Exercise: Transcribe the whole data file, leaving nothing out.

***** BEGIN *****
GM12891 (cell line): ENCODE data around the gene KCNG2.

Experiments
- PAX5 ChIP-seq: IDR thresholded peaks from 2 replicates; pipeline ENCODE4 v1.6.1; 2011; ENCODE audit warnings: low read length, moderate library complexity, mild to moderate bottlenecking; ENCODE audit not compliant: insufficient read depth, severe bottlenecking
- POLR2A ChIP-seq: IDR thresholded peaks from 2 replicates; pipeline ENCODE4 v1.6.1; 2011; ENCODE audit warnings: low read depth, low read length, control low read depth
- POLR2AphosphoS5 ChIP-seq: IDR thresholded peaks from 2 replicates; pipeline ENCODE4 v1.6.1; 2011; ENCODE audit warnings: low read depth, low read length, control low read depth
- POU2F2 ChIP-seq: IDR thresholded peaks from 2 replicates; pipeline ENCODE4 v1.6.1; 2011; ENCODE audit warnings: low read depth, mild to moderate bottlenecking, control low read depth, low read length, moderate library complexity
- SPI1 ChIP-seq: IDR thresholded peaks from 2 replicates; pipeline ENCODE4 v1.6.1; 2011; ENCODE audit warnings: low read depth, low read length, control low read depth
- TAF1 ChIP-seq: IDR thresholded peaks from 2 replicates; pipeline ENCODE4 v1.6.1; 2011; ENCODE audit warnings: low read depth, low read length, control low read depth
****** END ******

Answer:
GM12891 (cell line): ENCODE data around the gene KCNG2.

Experiments
- PAX5 ChIP-seq: IDR thresholded peaks from 2 replicates; pipeline ENCODE4 v1.6.1; 2011; ENCODE audit warnings: low read length, moderate library complexity, mild to moderate bottlenecking; ENCODE audit not compliant: insufficient read depth, severe bottlenecking
- POLR2A ChIP-seq: IDR thresholded peaks from 2 replicates; pipeline ENCODE4 v1.6.1; 2011; ENCODE audit warnings: low read depth, low read length, control low read depth
- POLR2AphosphoS5 ChIP-seq: IDR thresholded peaks from 2 replicates; pipeline ENCODE4 v1.6.1; 2011; ENCODE audit warnings: low read depth, low read length, control low read depth
- POU2F2 ChIP-seq: IDR thresholded peaks from 2 replicates; pipeline ENCODE4 v1.6.1; 2011; ENCODE audit warnings: low read depth, mild to moderate bottlenecking, control low read depth, low read length, moderate library complexity
- SPI1 ChIP-seq: IDR thresholded peaks from 2 replicates; pipeline ENCODE4 v1.6.1; 2011; ENCODE audit warnings: low read depth, low read length, control low read depth
- TAF1 ChIP-seq: IDR thresholded peaks from 2 replicates; pipeline ENCODE4 v1.6.1; 2011; ENCODE audit warnings: low read depth, low read length, control low read depth